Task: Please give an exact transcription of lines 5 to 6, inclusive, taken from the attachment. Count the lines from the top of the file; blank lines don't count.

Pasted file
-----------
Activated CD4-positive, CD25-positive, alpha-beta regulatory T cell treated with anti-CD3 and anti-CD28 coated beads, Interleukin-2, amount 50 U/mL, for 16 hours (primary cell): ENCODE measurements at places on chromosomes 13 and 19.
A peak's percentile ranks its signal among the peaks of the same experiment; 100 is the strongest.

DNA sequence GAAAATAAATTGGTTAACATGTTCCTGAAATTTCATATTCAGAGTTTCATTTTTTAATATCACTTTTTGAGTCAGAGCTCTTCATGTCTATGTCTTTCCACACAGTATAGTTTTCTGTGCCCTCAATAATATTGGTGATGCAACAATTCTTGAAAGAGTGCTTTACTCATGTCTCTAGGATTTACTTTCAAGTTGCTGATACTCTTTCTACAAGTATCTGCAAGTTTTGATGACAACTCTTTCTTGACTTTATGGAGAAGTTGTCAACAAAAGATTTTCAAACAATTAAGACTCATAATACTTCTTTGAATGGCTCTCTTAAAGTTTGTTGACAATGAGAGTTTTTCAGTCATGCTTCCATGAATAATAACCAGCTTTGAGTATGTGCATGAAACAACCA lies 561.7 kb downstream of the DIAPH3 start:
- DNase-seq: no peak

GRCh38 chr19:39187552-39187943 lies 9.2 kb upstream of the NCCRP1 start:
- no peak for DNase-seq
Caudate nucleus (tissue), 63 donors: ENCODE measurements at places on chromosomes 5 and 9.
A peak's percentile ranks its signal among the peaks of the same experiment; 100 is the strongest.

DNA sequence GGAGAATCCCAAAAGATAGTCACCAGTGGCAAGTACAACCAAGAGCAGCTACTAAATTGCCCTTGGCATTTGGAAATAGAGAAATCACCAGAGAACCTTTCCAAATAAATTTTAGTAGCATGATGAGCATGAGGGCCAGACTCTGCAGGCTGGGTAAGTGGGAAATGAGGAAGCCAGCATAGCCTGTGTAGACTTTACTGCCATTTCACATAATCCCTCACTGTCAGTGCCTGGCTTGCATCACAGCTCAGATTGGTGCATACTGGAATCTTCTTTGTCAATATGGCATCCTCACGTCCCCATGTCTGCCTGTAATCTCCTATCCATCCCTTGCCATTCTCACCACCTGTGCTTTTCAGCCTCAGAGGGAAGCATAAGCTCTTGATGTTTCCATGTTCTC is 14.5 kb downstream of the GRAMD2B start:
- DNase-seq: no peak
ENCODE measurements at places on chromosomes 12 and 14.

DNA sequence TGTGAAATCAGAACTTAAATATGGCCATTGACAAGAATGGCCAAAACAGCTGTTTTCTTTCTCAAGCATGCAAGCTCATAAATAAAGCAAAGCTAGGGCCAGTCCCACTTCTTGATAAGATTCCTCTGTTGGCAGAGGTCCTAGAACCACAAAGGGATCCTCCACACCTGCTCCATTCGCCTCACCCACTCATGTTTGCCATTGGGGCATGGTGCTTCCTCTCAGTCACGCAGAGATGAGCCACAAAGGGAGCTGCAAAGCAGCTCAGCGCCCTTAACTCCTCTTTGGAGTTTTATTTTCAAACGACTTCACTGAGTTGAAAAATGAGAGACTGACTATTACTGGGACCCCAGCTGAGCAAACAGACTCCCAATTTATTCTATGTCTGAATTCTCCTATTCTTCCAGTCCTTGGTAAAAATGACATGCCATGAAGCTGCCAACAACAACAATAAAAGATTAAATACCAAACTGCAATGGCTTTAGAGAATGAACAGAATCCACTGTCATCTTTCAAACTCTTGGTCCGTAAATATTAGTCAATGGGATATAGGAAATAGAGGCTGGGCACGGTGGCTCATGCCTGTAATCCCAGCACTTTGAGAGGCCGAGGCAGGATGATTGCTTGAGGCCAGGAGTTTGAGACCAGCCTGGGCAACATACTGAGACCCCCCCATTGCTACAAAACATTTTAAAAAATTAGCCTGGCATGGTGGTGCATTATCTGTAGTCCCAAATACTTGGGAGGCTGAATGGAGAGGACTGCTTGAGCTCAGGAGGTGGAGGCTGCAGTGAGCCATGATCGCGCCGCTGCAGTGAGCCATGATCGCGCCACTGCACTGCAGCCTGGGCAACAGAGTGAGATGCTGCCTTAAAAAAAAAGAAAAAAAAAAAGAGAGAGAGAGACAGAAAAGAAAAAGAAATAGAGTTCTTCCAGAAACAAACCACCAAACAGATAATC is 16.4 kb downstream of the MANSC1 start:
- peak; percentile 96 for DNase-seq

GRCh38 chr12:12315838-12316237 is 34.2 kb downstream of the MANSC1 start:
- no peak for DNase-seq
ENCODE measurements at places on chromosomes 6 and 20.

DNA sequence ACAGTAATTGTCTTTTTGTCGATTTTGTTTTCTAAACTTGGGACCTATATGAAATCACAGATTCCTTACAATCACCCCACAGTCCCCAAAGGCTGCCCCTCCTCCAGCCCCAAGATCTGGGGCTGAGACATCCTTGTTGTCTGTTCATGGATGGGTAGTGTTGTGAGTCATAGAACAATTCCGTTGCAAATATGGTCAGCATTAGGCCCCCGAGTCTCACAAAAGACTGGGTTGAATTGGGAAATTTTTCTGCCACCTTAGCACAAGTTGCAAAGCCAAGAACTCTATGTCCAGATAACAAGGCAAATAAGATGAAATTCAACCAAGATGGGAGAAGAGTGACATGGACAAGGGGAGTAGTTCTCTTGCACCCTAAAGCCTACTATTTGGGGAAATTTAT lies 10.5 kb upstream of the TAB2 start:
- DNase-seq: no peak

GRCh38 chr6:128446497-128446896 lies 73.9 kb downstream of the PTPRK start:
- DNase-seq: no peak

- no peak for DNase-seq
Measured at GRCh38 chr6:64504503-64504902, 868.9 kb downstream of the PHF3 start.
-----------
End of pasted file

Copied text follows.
GRCh38 chr19:39187552-39187943 lies 9.2 kb upstream of the NCCRP1 start:
- no peak for DNase-seq